Thursday, June 21, 2007

Choking back tears

About three weeks after Riley was diagnosed, he checked his own sugar for the first time. But, then, we started checking it for him. It was just easier (and quicker) that way.

Michael and I have been talking lately about how we need to start getting him back in the habit of checking his sugar himself since he will be checking it once he starts school.

But, I’ve been putting it off. I didn’t really know why. I thought maybe it was because it’s just easier to do it myself.

Michael called me yesterday morning. He said he was in the kitchen fixing Riley’s breakfast and he told Riley to go get his machine and put it on the couch and he would come in and check his sugar.

A few minutes later Riley walked in holding his machine in his hand. He had not only gotten his machine, he had checked his sugar all by himself without being prompted.

When Michael told me this story my eyes immediately filled with tears. I had to take a few breaths before I said anything. All I could say is, “That’s good and sad all at the same time.”

Then, before snack last night I told Riley to check his sugar. He went and got his machine. He removed a strip and placed it in the machine. He readied the lancet. He stuck his finger, but didn’t get any blood on the first try. Again, he readied the lancet and stuck his finger. This time he must have gotten it right because I saw him squeeze a small drop of blood out of his little pinkie finger.

He put the blood on the strip and waited for the beep. “What number is it?”, I asked.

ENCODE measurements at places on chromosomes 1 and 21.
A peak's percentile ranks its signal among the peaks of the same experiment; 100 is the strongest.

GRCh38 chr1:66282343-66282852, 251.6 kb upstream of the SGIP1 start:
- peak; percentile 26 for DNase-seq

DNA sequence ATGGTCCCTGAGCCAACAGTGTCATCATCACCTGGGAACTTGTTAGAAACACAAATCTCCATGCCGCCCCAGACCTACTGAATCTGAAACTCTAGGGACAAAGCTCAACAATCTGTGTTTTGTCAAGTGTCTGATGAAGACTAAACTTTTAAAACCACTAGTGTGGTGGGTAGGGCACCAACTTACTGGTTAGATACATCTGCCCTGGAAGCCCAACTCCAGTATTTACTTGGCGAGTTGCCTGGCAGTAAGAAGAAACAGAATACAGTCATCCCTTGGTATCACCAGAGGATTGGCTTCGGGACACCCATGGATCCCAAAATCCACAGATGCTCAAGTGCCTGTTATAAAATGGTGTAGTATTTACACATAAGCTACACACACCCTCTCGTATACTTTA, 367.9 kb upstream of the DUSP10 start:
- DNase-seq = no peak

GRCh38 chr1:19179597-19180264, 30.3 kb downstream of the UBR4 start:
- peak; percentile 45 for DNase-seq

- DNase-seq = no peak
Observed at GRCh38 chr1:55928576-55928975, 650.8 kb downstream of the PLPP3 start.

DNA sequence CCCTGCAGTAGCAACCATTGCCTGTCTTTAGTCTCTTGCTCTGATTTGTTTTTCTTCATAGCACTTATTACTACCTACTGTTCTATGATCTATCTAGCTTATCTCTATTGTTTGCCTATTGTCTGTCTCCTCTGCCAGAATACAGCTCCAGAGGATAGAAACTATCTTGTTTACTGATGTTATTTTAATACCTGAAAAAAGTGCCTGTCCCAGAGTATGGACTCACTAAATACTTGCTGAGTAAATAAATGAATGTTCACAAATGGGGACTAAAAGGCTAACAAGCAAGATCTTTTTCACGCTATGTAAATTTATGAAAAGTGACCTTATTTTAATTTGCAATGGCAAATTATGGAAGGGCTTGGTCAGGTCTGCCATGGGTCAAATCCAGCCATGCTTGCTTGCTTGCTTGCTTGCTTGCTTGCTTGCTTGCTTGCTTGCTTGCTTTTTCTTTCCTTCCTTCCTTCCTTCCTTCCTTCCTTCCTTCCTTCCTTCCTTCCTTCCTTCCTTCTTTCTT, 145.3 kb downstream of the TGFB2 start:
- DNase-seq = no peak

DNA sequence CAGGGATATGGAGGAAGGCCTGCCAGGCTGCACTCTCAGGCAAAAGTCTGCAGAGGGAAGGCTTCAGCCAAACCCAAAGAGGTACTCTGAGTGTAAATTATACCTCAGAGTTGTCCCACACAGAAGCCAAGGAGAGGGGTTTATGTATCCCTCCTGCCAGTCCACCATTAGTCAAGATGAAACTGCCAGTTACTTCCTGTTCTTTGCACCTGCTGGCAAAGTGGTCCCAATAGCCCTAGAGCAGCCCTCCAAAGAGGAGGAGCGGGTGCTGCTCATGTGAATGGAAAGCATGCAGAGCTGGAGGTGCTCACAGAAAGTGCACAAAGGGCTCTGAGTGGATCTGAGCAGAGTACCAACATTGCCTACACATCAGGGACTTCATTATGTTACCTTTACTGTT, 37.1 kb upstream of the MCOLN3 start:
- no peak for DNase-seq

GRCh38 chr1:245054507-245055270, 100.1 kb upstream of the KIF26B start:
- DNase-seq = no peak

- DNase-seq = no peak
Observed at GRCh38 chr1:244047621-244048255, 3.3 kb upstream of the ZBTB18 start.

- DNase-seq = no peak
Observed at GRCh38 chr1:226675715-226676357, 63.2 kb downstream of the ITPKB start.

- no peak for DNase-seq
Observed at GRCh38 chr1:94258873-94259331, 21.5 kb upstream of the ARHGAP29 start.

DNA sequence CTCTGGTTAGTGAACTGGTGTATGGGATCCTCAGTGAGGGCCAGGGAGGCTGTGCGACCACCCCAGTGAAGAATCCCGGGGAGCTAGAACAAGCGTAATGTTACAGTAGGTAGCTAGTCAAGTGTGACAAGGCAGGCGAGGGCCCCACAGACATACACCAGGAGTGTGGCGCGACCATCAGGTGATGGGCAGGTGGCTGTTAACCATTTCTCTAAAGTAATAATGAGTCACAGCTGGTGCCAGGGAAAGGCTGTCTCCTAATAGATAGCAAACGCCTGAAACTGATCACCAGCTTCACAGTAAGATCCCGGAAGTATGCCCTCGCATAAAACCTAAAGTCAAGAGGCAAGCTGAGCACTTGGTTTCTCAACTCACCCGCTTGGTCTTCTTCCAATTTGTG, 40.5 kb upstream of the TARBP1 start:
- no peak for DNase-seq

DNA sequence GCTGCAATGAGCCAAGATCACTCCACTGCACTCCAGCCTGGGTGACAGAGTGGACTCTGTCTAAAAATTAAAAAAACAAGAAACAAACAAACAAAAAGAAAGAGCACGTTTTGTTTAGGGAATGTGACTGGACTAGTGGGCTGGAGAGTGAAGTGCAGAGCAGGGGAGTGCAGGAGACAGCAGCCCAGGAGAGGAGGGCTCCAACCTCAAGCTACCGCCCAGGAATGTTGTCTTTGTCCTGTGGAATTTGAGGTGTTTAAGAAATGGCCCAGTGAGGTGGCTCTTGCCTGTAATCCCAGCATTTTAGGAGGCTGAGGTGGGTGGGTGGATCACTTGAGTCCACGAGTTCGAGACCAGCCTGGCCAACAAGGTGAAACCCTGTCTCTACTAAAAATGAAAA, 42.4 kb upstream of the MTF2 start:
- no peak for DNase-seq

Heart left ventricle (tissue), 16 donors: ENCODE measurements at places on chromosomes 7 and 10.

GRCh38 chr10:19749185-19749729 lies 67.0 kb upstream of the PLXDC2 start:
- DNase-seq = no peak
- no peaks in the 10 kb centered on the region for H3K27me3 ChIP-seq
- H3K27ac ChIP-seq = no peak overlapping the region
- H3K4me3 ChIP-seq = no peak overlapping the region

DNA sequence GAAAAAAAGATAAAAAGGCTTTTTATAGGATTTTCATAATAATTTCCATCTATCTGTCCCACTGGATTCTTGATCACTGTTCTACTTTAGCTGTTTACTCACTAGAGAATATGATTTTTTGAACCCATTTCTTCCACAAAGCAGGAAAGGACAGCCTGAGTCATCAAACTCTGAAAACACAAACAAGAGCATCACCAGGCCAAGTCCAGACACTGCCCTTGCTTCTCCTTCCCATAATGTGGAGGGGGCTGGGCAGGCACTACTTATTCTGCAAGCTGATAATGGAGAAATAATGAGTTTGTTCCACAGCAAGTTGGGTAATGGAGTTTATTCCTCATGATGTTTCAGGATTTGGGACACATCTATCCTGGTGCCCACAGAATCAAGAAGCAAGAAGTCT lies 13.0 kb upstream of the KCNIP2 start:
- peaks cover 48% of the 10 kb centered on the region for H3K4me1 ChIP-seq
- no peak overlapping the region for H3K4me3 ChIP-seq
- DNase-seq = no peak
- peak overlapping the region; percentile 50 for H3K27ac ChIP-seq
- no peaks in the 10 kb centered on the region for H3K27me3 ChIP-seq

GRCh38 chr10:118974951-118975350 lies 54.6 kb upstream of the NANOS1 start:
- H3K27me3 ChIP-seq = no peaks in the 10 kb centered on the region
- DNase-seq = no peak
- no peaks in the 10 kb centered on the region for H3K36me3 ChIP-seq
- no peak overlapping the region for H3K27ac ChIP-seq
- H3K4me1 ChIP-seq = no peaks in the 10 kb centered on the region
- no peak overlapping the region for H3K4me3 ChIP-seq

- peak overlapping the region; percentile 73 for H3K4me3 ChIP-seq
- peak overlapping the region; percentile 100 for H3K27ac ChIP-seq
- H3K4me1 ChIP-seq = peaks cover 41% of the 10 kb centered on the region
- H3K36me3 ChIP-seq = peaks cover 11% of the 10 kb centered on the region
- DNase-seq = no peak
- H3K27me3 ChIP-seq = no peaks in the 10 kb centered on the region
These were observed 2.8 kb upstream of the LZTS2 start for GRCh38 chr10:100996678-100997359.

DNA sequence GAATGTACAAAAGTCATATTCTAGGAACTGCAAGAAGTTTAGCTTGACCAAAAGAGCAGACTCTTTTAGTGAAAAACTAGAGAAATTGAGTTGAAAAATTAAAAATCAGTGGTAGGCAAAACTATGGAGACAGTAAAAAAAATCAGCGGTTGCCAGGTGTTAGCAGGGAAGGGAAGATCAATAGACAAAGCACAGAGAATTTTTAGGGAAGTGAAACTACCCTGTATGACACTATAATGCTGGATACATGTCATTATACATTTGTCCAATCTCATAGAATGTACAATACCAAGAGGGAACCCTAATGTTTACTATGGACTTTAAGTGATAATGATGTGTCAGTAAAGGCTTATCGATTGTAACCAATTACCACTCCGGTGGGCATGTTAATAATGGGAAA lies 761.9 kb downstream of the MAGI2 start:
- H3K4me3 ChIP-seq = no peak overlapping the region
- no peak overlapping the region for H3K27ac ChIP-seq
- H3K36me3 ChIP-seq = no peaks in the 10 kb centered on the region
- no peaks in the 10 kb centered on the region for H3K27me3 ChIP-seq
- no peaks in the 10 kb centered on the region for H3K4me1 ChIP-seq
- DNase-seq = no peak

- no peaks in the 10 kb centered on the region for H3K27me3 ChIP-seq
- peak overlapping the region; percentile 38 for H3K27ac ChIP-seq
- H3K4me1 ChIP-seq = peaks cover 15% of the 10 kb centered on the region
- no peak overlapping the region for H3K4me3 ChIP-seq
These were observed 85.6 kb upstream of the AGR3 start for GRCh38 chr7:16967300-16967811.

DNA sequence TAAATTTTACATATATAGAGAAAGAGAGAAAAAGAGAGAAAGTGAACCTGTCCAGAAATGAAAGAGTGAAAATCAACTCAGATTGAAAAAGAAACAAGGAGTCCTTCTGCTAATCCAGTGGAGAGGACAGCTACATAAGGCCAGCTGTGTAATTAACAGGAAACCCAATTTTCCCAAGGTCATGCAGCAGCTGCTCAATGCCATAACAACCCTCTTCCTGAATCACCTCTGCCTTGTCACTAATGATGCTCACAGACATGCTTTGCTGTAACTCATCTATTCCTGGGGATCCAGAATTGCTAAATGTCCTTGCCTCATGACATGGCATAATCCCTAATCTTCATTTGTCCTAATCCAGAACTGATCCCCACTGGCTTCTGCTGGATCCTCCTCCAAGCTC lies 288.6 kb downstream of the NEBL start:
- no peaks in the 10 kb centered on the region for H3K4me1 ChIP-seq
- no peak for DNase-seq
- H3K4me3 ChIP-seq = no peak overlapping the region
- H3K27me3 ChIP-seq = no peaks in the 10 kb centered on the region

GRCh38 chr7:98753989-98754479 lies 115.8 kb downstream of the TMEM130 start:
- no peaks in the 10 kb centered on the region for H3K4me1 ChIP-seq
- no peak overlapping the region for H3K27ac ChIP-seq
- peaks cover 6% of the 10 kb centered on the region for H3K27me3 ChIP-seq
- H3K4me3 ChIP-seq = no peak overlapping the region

“One, five, five”, he said.

“OK, run and get you a snack.”

He put his machine and lancet back into his case and zipped it. Then, he went into the kitchen in search of a snack.

I turned and looked at Michael. I was barely able to hold back the tears as I choked out, “Why is that so painful for me to watch? I check his sugar all the time and don’t think about it. But, it kills me to watch him do it.”

I guess it's just a harsh reminder to me that it's his disease. It's his burden to bear. I don't want it to be that way. I want to take that burden from him.

But, I can't. All I can do is teach him to manage it as best he can.

And, sit and choke back tears as I watch him try.


Kelsey said...

That's the sweetest thing I've ever read...

You parents of diabetics never cease to amaze me by how much you want to take this disease on as your own so your kids don't have to deal with it.

It's actually very awesome that you've helped your son to be so comfortable with the chores of diabetes, that he's testing his own blood at such a young age. What a big milestone!

Paige said...

Thinking of you, Penny.

I recently had a similar experience (and cry) when I heard Olivia say "diabetes" for the first time. I don't think that she even quite knew what she was saying, but it jarred me.

Minnesota Nice said...

Each step forward that Riley takes will probably always remind you of the fact that he has to "own" his condition.
Yet, your little boy is growing up and becoming responsible - anything that demonstrates it will also be worth a tear or two.
You're a good mom, Penny.

Shannon said...

The tables have turned and it's your post that made me cry.

I totally know what you're feeling Penny...I've felt it too and so easily placed myself in your point of view.